The typhoon made landfall Wednesday afternoon near the city of Hamamatsu, about 125 miles (200 kilometers) west of Tokyo, and then cut a path to the northeast and through the capital before bringing new misery to the tsunami zone. It dumped up to 17 inches (42 centimeters) of rain in some areas, triggering landslides and flooding.
By midafternoon Thursday, the system had weakened to a tropical storm and had moved out to sea past Japan's northern island of Hokkaido, which was not hit as hard as the main island of Honshu the day before.
On Wednesday, hundreds of tsunami survivors in government shelters in the Miyagi state town of Onagawa were forced to evacuate for fear of flooding. The storm set off landslides in parts of Miyagi that already were hit by the March disasters. The local government requested the help of defense troops, and dozens of schools canceled classes.
Strong winds snapped power lines in many areas, and officials said more than 200,000 households in central Japan were without electricity.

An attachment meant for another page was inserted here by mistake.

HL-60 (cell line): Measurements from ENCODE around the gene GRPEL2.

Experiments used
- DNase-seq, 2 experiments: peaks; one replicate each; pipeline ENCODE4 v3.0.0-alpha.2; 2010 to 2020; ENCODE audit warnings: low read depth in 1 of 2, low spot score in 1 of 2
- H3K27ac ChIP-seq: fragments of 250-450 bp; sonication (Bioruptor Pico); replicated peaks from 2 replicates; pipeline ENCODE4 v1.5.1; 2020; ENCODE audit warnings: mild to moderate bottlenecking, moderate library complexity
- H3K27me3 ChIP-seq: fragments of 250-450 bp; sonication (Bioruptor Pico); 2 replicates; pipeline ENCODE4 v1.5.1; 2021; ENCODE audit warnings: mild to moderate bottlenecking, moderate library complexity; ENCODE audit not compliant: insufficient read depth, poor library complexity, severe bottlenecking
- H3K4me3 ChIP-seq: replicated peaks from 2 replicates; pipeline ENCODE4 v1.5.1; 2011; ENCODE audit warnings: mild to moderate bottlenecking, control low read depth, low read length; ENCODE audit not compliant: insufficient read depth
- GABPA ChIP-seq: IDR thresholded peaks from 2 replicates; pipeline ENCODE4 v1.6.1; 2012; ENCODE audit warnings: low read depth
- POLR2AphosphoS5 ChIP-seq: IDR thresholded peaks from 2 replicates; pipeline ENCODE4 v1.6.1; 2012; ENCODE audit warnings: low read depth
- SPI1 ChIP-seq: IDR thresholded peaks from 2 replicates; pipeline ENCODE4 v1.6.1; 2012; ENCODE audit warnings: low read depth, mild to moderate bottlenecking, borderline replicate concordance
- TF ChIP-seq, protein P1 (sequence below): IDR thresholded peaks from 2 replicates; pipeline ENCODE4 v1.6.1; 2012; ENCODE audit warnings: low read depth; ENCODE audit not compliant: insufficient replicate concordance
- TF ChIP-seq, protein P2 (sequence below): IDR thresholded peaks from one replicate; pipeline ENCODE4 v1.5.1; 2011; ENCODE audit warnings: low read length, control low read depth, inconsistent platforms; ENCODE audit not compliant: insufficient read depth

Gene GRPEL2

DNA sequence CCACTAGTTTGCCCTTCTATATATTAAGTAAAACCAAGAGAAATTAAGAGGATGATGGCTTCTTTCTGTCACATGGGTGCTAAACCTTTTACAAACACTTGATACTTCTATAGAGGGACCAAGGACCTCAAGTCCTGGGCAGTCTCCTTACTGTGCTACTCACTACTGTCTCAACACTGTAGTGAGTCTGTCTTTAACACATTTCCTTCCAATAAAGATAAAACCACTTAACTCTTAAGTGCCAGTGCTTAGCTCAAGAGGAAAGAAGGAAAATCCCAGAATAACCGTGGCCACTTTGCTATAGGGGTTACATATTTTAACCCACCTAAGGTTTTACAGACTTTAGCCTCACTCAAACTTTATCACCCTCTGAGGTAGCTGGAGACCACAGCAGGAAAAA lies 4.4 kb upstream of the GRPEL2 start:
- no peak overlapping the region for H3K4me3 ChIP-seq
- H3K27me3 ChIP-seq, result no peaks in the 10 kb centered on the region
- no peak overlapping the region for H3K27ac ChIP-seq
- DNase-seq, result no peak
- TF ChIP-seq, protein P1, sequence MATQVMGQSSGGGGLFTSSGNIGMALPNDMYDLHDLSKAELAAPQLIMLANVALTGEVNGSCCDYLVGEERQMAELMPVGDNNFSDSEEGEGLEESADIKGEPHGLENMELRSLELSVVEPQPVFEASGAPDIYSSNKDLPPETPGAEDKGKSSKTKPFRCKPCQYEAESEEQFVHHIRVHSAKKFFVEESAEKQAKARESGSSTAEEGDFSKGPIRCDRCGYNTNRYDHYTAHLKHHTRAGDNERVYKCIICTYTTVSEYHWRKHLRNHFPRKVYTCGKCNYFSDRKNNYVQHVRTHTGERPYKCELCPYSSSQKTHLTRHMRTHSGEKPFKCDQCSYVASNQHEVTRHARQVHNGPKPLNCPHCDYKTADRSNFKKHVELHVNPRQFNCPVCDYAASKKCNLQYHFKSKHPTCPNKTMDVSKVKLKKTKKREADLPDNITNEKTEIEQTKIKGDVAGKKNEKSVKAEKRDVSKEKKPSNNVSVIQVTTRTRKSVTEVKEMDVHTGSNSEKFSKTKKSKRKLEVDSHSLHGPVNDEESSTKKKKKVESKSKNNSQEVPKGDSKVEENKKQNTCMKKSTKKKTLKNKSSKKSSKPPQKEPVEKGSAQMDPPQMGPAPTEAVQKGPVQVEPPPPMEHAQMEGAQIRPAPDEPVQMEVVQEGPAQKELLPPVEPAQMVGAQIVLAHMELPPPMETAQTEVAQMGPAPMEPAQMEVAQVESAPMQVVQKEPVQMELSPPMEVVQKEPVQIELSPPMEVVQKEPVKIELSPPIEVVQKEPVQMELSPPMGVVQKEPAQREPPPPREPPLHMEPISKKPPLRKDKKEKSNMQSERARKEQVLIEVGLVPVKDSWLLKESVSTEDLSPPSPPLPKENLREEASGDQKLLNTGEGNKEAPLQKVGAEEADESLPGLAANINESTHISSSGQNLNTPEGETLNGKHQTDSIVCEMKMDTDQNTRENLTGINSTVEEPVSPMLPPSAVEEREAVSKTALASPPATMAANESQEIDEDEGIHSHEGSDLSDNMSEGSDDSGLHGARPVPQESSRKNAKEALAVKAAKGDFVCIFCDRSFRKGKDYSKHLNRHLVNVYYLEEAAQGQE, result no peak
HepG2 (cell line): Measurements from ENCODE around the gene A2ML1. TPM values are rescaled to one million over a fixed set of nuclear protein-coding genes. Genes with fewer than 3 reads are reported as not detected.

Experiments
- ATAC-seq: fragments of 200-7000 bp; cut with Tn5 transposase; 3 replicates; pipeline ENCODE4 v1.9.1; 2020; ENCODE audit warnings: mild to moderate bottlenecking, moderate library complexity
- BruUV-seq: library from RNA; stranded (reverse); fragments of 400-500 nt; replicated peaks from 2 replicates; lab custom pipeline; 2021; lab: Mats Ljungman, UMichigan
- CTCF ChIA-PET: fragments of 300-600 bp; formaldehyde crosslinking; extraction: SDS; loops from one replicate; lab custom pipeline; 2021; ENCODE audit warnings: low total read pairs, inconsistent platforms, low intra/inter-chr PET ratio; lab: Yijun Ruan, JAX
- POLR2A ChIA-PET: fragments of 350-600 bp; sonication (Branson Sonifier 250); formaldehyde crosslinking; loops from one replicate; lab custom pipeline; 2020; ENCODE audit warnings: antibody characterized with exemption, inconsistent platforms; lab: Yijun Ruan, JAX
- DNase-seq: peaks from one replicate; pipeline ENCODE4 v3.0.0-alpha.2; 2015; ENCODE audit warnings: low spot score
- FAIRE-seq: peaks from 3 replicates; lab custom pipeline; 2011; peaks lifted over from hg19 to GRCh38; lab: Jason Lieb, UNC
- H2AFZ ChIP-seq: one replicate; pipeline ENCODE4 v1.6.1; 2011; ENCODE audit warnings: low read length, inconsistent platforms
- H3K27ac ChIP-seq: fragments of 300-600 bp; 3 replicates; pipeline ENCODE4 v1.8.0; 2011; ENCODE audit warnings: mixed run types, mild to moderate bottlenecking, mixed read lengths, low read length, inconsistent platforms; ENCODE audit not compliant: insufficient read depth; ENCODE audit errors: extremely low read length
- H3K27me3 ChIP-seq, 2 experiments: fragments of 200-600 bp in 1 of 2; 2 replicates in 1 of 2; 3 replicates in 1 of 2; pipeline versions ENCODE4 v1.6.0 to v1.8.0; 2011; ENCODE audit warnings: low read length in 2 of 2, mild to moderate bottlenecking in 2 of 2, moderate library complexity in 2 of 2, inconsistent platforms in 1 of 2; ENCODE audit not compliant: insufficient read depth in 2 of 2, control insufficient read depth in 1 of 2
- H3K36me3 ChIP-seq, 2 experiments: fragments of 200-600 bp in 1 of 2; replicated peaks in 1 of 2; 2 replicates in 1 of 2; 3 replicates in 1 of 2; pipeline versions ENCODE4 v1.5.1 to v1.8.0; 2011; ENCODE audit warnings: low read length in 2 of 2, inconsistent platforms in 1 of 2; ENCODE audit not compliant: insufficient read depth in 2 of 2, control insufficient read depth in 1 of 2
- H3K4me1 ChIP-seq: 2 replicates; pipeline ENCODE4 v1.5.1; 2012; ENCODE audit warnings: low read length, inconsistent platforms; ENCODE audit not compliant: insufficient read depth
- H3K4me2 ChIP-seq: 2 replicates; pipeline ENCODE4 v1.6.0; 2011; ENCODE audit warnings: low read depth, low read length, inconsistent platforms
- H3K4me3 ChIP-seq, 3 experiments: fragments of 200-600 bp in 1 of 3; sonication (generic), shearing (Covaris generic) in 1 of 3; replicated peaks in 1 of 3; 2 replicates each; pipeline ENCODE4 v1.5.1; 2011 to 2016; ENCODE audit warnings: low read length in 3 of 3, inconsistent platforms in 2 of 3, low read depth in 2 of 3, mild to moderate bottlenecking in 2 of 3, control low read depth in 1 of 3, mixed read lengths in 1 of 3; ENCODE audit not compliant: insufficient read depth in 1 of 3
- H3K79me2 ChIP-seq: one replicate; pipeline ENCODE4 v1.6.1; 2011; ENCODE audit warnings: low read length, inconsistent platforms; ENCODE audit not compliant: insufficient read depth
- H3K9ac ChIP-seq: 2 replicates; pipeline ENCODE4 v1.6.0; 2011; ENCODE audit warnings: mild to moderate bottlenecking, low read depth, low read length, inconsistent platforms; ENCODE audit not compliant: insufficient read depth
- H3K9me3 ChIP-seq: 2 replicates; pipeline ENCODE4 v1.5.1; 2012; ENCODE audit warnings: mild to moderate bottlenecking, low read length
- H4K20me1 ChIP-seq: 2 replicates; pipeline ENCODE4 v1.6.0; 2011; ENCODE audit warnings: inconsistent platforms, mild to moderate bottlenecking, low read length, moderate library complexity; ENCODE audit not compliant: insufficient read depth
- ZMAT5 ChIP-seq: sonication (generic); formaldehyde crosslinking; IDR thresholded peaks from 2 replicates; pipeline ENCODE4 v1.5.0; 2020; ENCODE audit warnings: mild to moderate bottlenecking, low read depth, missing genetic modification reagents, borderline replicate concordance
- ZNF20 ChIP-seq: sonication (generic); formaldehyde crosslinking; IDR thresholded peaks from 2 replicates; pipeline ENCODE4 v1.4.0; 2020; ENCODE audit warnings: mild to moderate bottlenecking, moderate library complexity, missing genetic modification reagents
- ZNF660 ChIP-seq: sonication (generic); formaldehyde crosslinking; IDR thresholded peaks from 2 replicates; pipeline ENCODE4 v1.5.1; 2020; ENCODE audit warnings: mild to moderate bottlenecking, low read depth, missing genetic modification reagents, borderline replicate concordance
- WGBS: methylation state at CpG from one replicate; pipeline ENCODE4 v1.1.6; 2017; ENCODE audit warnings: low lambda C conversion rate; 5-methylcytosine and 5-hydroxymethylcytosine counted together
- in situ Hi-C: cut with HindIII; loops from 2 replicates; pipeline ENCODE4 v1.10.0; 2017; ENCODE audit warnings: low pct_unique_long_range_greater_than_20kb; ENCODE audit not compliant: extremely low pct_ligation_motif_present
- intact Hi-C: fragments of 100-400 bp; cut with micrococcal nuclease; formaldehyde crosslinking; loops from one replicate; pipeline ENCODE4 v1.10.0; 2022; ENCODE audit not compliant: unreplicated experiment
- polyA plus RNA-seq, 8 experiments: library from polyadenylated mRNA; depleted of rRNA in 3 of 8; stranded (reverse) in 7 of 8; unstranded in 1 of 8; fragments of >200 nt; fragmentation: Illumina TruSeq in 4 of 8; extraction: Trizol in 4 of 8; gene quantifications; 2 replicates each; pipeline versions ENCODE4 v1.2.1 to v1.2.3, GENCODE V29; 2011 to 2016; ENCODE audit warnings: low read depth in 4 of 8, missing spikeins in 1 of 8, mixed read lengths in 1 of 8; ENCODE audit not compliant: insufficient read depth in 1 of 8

Overnight in Tokyo, where many rush hour trains were suspended for hours, thousands of commuters got stuck at stations across the sprawling city and stood in long lines for buses and cabs.
Fire department officials reported three people injured in Tokyo, but other than the inconvenience of transportation gridlock and winds that made it difficult to walk around the city, the storm passed through without incident.
Heavy rains prompted floods and caused road damage earlier in dozens of locations in Nagoya and several other cities, the Aichi prefectural government said. More than 200 domestic flights were canceled.
A typhoon that slammed Japan earlier this month left about 90 people dead or missing.